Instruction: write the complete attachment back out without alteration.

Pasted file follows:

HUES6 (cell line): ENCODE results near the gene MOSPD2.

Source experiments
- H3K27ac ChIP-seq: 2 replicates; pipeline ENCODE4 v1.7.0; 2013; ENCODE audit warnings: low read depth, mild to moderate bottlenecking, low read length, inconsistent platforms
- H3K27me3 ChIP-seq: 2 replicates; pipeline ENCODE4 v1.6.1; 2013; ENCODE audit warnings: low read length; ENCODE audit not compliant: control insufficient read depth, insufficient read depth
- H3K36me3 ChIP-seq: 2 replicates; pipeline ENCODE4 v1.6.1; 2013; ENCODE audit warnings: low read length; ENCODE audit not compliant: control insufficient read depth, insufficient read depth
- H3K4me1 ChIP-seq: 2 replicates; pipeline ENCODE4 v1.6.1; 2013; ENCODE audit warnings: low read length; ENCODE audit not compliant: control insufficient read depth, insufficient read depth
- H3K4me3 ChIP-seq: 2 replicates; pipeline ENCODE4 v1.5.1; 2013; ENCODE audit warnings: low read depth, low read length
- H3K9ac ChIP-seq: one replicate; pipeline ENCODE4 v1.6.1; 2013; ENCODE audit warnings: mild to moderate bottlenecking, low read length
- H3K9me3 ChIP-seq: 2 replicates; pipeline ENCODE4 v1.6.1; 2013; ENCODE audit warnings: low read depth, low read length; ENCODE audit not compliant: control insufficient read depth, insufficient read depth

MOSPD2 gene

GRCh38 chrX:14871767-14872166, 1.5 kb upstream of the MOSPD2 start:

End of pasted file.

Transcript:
HUES6 (cell line): ENCODE results near the gene MOSPD2.

Source experiments
- H3K27ac ChIP-seq: 2 replicates; pipeline ENCODE4 v1.7.0; 2013; ENCODE audit warnings: low read depth, mild to moderate bottlenecking, low read length, inconsistent platforms
- H3K27me3 ChIP-seq: 2 replicates; pipeline ENCODE4 v1.6.1; 2013; ENCODE audit warnings: low read length; ENCODE audit not compliant: control insufficient read depth, insufficient read depth
- H3K36me3 ChIP-seq: 2 replicates; pipeline ENCODE4 v1.6.1; 2013; ENCODE audit warnings: low read length; ENCODE audit not compliant: control insufficient read depth, insufficient read depth
- H3K4me1 ChIP-seq: 2 replicates; pipeline ENCODE4 v1.6.1; 2013; ENCODE audit warnings: low read length; ENCODE audit not compliant: control insufficient read depth, insufficient read depth
- H3K4me3 ChIP-seq: 2 replicates; pipeline ENCODE4 v1.5.1; 2013; ENCODE audit warnings: low read depth, low read length
- H3K9ac ChIP-seq: one replicate; pipeline ENCODE4 v1.6.1; 2013; ENCODE audit warnings: mild to moderate bottlenecking, low read length
- H3K9me3 ChIP-seq: 2 replicates; pipeline ENCODE4 v1.6.1; 2013; ENCODE audit warnings: low read depth, low read length; ENCODE audit not compliant: control insufficient read depth, insufficient read depth

MOSPD2 gene

GRCh38 chrX:14871767-14872166, 1.5 kb upstream of the MOSPD2 start: